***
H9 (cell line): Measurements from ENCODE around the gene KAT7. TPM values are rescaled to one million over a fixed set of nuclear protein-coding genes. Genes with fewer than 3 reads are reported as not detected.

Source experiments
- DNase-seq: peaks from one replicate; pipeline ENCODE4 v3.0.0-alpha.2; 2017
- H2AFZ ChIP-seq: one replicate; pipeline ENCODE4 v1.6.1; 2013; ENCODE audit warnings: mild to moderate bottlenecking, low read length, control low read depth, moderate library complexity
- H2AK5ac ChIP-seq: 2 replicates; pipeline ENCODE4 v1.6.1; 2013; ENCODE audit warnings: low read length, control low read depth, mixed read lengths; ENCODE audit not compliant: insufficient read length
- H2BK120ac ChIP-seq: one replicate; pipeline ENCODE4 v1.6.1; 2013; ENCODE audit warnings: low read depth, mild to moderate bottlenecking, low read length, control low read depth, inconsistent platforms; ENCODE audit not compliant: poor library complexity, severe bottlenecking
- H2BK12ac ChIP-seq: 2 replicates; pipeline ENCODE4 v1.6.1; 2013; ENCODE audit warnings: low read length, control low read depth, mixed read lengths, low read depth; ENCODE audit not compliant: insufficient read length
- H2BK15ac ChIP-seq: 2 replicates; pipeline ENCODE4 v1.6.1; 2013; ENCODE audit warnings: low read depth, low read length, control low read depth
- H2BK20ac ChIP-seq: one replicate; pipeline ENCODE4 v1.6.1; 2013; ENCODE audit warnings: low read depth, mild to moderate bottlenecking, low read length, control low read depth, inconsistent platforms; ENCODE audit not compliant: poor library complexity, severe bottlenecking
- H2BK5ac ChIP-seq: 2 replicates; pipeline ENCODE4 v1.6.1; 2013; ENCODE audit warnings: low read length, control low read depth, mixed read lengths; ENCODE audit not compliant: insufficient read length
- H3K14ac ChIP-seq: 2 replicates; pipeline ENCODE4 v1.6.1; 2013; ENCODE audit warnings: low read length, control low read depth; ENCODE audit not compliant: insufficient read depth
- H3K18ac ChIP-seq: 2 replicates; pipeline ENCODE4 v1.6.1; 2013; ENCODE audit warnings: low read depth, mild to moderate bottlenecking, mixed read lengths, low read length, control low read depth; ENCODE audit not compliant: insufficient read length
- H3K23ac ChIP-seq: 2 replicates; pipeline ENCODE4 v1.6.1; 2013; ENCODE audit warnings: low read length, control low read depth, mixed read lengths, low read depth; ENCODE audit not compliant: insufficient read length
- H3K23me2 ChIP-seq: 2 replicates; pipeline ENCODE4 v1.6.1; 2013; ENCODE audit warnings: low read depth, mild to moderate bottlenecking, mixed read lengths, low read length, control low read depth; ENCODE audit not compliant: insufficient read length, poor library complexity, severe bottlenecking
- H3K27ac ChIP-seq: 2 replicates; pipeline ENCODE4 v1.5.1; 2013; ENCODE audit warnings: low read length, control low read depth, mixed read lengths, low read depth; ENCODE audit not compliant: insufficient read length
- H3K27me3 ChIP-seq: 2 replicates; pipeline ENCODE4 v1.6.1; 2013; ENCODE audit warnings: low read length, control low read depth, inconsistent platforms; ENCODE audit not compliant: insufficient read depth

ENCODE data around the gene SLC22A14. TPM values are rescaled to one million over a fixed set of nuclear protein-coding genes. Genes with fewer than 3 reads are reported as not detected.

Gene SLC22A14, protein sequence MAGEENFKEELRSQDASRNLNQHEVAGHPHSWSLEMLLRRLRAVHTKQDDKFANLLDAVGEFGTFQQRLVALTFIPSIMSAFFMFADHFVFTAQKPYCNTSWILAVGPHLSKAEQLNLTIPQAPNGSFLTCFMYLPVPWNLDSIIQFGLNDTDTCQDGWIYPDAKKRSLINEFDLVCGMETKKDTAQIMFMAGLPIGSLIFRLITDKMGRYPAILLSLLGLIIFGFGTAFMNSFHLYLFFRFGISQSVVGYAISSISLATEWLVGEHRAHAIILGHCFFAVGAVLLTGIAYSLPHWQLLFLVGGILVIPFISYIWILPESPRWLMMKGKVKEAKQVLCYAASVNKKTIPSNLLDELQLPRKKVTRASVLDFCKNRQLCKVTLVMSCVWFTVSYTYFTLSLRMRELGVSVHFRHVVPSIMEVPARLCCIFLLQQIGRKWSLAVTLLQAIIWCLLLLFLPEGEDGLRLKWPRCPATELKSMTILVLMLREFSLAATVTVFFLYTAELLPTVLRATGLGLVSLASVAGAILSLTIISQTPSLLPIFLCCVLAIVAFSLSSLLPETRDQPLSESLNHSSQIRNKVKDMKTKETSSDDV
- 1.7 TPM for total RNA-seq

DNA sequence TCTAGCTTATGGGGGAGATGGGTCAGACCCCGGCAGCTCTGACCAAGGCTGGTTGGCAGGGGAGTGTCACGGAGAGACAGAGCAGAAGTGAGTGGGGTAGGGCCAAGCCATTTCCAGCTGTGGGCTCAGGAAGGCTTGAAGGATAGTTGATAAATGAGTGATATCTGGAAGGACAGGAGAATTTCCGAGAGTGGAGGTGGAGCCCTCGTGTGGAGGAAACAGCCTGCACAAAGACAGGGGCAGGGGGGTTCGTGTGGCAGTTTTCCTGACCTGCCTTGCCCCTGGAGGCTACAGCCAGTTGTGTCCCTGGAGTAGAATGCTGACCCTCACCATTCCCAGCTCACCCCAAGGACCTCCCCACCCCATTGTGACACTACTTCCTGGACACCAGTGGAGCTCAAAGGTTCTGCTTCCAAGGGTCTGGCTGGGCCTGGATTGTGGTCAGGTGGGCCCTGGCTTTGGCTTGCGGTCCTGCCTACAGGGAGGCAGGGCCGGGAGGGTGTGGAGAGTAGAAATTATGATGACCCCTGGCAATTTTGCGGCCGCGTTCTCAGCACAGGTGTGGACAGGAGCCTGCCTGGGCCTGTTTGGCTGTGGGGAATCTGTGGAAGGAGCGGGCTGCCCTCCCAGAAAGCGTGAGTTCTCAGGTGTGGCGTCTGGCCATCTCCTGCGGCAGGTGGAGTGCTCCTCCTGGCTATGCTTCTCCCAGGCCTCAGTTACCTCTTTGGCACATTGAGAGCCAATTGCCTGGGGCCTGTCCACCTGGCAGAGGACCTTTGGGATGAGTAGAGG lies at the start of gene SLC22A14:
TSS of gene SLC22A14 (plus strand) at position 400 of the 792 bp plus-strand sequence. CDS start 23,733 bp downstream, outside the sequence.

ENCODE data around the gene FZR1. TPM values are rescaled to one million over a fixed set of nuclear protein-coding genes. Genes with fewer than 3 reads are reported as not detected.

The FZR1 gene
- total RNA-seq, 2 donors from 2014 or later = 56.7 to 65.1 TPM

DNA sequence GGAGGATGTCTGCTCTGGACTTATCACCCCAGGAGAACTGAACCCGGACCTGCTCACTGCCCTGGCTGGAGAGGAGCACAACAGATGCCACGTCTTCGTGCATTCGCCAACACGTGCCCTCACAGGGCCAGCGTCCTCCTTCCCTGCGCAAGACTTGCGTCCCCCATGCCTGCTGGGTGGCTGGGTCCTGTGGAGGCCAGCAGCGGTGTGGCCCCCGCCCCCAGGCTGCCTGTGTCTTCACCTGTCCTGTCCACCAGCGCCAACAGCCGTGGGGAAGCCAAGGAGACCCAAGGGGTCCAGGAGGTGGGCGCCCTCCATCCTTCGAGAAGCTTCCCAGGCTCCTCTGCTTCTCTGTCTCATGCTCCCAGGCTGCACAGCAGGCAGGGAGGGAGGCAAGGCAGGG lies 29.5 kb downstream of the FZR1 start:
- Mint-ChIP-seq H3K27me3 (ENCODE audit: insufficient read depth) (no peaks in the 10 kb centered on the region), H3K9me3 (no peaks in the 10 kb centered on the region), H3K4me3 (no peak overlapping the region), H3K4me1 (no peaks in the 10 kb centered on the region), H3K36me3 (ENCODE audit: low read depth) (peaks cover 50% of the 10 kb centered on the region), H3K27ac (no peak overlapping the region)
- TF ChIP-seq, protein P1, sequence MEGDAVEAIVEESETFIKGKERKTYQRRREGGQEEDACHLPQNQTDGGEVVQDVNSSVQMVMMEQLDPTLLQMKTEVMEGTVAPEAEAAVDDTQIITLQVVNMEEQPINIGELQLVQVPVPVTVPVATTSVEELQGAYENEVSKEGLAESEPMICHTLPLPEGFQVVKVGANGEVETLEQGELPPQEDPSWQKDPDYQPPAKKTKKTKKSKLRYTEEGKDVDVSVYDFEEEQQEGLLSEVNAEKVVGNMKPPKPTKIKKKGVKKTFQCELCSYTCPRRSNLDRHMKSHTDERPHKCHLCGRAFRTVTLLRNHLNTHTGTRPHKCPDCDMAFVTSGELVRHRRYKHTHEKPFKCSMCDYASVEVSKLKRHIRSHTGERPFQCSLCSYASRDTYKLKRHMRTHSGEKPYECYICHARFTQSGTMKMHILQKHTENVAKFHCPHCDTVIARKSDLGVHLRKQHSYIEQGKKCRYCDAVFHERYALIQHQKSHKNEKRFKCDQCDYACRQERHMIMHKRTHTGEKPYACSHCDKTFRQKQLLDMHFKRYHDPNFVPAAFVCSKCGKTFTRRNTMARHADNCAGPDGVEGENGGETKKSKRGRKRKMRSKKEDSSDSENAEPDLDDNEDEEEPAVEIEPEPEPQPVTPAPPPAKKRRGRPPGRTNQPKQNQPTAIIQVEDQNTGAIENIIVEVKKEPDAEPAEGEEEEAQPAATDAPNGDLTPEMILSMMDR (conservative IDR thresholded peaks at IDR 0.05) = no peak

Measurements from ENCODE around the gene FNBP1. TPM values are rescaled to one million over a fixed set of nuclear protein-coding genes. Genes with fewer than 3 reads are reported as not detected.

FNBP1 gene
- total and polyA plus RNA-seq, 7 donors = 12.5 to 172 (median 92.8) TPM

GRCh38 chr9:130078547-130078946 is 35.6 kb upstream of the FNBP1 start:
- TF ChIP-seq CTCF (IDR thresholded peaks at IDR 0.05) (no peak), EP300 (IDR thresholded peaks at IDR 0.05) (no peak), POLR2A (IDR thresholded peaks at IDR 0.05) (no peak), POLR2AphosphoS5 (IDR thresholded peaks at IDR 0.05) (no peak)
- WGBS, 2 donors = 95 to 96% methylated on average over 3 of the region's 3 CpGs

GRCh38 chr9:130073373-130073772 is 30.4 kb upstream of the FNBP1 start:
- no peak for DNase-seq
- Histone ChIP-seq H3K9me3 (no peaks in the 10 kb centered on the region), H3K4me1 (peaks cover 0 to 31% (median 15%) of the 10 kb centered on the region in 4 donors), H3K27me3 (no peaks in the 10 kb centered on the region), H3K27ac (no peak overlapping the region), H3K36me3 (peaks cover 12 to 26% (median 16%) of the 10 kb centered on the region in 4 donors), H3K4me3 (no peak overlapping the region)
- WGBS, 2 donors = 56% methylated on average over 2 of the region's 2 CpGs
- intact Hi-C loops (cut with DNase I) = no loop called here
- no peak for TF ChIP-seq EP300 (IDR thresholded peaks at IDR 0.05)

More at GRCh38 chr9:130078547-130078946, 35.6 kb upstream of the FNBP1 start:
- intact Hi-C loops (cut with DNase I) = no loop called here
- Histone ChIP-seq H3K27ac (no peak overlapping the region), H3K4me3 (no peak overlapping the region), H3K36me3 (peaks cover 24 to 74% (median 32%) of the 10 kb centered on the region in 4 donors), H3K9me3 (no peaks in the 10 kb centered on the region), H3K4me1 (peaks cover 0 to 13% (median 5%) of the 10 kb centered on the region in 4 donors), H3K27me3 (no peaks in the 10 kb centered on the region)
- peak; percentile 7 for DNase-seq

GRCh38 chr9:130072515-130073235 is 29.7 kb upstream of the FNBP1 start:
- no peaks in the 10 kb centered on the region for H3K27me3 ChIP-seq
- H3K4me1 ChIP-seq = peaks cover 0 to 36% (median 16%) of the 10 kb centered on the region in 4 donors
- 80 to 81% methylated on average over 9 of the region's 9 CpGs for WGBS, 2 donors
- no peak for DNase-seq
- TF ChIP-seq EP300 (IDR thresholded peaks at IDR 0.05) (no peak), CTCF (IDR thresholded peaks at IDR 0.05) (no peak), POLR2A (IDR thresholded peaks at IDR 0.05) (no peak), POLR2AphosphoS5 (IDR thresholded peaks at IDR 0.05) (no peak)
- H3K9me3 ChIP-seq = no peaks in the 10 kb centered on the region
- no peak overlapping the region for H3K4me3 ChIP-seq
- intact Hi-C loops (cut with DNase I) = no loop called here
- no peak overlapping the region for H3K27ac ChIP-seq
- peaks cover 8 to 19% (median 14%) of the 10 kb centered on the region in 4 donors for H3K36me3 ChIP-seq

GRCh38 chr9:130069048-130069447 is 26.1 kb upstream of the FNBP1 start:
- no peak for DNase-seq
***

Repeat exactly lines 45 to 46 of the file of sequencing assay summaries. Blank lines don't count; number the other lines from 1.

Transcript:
- no peaks in the 10 kb centered on the region for H3K27me3 ChIP-seq
- H3K4me1 ChIP-seq = peaks cover 0 to 36% (median 16%) of the 10 kb centered on the region in 4 donors